up a level

Pattern 492 - Le Pompe tape lace 2

Picture of lace

Pattern:
   Pattern of lace

Bobbins: 13 pairs

Style: Tape

Stitches:
   cloth stitch
   picot

Details:
   solid cloth stitch (red)
   cloth footside

Description:

Follow the links above for explanation of how to work the different parts of the lace.

There is an ancient lace pattern book called Le Pompe. Some patterns are quite simple (click here for some examples) but others look as if they are trying to reproduce needle lace.

Picture of Le Pompe pattern

I tried to reproduce part of the patternin pattern 491. I was reasonably happy with the technique but didn't like the design. So this is a pattern that tries to correct the design defects.

In the previous pattern, there were passives that wandered away from the main tape, then rejoined it somewhere else. These showed as lines. They worked technically, but I didn't like them! So all tape joins in this pattern have a passive pair leave the tape, pushed aside until the tape has been worked down to the next point, where the passive pair joins again. The tape is pulled into contact with itself. This produces an effect similar to a sewing (with a crochet hook) but without the prroblems of trying to do a sewing among a forest of pins (which catch the threads most annoyingly).

Doing this means that the same pin is used for the worker pair when the passive pair leaves the lace, and when it rejoins it. There are three ways to do this. YOu can put in a new pin next to the old one. You can hook the worker pair round the old pin. Or you can take out the old pin, and use it for the worker pair, replacing it in the same hole. The third method works fine, and is easiest. The old part of the tape was worked quite some time ago, so it doesn't pull out of shape.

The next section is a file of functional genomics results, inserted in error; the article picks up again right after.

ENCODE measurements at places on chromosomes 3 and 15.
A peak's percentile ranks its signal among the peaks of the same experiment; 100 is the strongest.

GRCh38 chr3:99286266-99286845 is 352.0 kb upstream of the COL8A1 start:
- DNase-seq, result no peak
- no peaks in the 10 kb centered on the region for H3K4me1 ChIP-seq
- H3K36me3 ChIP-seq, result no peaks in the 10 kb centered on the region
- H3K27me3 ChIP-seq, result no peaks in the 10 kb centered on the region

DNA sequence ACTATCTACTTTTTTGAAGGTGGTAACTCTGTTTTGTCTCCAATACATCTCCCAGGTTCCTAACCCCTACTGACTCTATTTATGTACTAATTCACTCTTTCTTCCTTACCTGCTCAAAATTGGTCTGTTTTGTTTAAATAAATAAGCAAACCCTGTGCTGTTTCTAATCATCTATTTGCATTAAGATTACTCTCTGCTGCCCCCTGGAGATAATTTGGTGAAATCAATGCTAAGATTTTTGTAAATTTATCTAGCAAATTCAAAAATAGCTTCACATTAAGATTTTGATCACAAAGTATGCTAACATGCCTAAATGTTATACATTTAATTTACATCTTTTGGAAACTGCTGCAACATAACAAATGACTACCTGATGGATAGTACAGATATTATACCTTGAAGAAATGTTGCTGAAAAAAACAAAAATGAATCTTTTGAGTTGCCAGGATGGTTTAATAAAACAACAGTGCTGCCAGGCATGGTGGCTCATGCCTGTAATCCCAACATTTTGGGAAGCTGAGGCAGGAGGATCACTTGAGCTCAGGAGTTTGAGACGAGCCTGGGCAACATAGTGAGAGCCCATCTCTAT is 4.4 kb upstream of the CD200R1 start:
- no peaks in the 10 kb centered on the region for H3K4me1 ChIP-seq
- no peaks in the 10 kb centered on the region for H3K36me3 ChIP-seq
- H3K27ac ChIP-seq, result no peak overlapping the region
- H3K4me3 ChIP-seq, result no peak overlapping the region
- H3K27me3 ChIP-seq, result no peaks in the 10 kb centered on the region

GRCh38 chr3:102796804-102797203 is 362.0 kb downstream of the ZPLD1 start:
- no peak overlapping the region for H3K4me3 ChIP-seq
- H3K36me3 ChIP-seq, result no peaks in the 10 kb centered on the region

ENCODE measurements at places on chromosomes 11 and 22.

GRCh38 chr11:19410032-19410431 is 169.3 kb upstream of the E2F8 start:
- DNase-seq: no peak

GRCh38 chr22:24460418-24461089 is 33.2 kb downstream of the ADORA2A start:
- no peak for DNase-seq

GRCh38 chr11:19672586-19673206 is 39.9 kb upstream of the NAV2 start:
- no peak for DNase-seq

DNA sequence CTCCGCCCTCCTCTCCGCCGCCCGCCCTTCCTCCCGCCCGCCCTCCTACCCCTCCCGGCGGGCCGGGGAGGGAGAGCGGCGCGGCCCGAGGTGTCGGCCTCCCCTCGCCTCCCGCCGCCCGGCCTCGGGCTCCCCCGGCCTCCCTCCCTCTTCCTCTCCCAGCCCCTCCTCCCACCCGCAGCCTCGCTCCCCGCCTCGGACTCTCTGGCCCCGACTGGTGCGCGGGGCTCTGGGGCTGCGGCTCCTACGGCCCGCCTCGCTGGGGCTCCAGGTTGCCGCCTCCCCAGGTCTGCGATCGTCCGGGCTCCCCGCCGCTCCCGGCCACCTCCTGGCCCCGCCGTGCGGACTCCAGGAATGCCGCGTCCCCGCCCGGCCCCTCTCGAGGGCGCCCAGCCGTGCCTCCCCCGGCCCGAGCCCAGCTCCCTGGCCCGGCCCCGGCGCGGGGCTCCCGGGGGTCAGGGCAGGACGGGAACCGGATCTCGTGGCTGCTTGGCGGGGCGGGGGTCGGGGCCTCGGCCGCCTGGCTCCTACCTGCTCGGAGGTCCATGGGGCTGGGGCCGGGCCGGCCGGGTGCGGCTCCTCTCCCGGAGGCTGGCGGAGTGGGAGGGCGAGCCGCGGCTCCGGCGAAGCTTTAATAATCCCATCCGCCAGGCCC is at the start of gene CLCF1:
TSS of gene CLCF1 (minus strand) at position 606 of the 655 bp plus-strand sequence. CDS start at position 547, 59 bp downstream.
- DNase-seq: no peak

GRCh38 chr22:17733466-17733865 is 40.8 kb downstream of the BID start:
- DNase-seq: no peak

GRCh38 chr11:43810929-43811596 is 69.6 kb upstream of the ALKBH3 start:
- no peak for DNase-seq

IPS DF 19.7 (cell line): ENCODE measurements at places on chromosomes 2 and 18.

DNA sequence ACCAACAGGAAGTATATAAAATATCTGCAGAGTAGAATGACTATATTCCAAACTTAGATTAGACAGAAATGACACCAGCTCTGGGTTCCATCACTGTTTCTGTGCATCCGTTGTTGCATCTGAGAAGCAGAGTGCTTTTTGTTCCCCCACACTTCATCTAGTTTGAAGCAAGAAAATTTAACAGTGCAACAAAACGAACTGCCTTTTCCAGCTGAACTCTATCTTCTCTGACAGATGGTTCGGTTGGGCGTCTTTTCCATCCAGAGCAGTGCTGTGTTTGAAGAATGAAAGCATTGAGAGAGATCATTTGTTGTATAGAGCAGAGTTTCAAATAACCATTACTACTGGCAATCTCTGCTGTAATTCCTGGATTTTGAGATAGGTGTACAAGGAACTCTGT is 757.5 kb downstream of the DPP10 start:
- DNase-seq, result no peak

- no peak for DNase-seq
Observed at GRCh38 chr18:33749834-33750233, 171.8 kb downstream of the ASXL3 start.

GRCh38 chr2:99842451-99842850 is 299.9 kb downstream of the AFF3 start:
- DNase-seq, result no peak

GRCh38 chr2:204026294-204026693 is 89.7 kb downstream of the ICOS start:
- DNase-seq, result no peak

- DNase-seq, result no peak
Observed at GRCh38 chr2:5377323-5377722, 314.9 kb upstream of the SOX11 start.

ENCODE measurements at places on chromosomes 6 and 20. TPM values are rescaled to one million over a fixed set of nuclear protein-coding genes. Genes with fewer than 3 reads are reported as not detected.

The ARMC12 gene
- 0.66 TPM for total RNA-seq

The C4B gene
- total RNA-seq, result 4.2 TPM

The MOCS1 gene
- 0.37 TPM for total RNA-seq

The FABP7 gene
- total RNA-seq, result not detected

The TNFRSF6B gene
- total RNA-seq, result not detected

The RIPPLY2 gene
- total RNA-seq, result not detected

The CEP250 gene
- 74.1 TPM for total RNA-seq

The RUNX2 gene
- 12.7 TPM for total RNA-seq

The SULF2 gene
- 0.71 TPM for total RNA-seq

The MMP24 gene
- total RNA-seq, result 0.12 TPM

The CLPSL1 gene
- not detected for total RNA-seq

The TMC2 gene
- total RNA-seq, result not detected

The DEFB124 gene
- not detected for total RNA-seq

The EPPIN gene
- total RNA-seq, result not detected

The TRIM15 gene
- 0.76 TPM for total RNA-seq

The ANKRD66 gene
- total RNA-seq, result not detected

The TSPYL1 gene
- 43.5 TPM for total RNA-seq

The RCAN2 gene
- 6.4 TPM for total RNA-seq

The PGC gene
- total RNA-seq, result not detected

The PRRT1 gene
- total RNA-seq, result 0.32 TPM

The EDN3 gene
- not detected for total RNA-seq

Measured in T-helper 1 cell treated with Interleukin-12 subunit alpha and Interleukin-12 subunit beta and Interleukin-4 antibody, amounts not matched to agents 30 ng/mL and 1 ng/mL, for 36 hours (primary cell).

Another change I made for this pattern was to replace the twisted footside with a thick cloth footside (3 passive pairs). The previous patter had, between the shapes, two cloth tapes and a twisted footside, which meant that there were three groups of bobbins, and I found I got muddled as to whether I had worked a particular group of bobbins to the next pin, or not. Two groups of bobbins are easiest to keep an eye on!

I also wqent back to doing picots, round the top of each branch, and for the top of the footside in the middle of the shape. In fact, some places where I didn't do a picot seem to have formed loops anyway. Picots do add a flourish, I think.

I'm quite pleased with this! I still don't claim to understand tape lace, though.

A larger version of the photo so you can see detail.

Picture of lace